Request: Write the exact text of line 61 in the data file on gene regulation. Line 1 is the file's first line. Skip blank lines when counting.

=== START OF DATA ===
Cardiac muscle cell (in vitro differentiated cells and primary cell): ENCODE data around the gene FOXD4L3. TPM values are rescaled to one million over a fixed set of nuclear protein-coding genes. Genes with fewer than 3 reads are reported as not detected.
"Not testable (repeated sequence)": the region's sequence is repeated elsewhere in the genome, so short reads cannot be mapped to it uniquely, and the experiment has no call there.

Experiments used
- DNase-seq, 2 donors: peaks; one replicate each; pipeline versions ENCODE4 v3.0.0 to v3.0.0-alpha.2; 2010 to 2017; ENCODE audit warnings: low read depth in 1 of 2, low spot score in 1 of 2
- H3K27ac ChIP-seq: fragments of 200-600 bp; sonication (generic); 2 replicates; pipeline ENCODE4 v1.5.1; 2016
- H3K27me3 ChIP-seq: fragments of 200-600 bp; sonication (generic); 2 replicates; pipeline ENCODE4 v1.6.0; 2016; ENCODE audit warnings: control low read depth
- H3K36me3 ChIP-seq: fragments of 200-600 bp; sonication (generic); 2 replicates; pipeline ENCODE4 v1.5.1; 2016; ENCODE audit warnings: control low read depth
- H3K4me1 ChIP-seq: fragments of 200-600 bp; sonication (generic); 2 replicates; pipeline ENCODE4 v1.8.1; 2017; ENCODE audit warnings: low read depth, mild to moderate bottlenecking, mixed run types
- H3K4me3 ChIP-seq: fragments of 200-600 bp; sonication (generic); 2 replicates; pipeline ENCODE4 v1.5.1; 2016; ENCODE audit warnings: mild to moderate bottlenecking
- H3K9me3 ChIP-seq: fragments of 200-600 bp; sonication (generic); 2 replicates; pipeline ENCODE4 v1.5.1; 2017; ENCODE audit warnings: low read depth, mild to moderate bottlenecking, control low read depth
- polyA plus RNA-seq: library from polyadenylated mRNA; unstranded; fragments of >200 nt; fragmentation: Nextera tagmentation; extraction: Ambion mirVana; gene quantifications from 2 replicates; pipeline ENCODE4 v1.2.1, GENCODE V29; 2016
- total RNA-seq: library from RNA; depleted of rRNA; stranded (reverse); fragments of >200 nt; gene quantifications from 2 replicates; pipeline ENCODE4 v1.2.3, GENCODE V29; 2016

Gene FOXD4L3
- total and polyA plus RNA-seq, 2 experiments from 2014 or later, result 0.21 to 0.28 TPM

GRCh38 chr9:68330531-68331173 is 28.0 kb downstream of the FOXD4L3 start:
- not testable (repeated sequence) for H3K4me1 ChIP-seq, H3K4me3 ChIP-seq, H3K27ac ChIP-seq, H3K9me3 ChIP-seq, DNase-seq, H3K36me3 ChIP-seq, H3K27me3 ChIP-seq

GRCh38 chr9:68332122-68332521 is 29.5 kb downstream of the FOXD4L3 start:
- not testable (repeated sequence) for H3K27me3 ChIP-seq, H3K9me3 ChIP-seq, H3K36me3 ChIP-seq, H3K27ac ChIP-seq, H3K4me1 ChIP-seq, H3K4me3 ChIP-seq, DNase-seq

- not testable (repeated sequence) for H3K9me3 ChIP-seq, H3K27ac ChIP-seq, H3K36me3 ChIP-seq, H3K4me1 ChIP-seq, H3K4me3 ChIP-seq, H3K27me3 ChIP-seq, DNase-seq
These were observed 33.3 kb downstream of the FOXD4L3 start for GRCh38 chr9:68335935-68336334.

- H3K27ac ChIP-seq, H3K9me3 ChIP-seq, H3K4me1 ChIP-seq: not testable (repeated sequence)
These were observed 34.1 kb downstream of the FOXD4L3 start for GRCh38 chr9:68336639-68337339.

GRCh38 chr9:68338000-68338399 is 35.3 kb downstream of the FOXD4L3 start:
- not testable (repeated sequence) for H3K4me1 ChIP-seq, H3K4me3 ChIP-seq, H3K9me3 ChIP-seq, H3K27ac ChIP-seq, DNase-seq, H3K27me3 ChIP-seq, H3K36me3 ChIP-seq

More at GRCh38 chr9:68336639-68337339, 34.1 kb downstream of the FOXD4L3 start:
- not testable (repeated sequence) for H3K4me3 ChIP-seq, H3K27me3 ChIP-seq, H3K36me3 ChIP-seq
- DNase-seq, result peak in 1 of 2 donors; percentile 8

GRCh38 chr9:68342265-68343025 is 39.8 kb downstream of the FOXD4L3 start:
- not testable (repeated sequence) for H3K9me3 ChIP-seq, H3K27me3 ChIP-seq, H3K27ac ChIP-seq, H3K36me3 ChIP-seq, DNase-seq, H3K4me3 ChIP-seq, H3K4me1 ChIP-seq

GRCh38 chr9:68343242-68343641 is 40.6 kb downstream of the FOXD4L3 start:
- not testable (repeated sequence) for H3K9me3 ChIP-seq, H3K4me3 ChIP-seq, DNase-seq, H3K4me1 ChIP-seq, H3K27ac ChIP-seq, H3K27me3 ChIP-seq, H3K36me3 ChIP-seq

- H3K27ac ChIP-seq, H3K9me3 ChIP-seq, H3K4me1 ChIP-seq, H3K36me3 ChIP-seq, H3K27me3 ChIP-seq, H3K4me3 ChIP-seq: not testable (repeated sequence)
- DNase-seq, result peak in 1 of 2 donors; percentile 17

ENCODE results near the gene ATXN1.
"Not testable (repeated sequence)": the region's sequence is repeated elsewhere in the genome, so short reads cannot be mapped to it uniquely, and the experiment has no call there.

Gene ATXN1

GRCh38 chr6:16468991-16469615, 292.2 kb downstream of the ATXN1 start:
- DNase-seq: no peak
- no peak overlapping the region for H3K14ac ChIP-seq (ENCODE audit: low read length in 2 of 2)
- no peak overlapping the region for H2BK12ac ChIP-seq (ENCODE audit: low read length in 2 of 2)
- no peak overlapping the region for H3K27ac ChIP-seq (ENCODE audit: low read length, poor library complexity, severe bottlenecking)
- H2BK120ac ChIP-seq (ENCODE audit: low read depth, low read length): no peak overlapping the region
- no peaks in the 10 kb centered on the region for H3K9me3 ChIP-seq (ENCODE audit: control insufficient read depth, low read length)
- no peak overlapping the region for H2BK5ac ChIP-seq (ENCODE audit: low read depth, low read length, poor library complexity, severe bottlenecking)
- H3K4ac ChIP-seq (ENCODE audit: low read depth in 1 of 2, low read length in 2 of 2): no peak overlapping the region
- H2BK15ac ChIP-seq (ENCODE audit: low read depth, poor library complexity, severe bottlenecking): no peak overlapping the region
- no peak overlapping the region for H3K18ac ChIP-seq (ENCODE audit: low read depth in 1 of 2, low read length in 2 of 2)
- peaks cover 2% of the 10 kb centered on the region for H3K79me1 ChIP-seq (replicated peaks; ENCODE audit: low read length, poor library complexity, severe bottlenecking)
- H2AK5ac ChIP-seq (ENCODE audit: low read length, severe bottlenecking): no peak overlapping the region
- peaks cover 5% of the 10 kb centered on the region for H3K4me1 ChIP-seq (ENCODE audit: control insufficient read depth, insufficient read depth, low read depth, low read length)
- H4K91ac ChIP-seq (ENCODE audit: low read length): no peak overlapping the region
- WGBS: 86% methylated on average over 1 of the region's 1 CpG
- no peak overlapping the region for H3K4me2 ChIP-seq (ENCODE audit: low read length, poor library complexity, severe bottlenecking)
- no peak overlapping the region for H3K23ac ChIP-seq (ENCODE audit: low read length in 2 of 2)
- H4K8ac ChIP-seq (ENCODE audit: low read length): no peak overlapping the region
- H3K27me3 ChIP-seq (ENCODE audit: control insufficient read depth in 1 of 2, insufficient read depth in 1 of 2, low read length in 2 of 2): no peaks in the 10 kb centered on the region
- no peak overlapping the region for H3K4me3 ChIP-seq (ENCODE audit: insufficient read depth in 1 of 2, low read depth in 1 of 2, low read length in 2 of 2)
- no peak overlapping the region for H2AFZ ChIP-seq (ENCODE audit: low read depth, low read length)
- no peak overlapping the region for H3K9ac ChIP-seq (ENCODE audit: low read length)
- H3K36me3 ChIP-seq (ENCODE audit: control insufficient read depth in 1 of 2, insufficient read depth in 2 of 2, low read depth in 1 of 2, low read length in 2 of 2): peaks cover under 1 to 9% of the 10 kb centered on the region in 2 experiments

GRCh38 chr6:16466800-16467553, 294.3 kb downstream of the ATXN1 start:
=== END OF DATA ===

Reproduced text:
GRCh38 chr6:16466800-16467553, 294.3 kb downstream of the ATXN1 start: